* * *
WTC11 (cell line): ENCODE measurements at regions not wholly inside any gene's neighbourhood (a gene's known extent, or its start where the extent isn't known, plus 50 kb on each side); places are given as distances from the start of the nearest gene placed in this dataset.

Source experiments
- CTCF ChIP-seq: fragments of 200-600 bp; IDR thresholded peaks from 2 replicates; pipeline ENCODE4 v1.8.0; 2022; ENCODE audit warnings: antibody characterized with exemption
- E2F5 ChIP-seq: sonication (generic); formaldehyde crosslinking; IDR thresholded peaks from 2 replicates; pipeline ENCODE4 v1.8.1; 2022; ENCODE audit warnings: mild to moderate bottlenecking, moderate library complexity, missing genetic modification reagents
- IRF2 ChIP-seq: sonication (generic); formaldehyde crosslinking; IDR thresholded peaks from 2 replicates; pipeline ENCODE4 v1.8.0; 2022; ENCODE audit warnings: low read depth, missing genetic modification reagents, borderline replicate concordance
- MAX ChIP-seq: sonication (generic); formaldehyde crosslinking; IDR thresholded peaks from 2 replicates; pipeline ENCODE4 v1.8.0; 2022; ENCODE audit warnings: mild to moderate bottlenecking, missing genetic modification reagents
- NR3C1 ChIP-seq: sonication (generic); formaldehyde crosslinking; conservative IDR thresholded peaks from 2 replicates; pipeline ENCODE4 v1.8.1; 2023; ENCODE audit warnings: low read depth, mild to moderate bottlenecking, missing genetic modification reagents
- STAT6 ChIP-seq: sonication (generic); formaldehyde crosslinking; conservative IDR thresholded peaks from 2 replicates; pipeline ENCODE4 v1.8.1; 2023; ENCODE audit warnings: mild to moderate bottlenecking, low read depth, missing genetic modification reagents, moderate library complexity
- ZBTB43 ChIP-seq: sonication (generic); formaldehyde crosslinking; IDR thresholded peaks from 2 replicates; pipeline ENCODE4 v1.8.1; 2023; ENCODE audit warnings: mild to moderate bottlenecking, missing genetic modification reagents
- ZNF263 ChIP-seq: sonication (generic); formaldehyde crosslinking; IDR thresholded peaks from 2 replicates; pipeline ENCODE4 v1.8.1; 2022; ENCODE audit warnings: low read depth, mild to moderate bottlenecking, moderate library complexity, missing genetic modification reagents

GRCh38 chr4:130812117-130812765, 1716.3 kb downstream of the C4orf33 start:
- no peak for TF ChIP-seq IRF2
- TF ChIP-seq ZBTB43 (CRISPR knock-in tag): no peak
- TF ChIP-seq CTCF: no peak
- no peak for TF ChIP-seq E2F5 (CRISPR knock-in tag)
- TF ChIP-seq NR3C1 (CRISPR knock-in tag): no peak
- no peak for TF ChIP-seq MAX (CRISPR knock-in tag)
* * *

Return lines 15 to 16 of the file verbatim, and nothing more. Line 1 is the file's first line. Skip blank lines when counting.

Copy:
- no peak for TF ChIP-seq E2F5 (CRISPR knock-in tag)
- TF ChIP-seq NR3C1 (CRISPR knock-in tag): no peak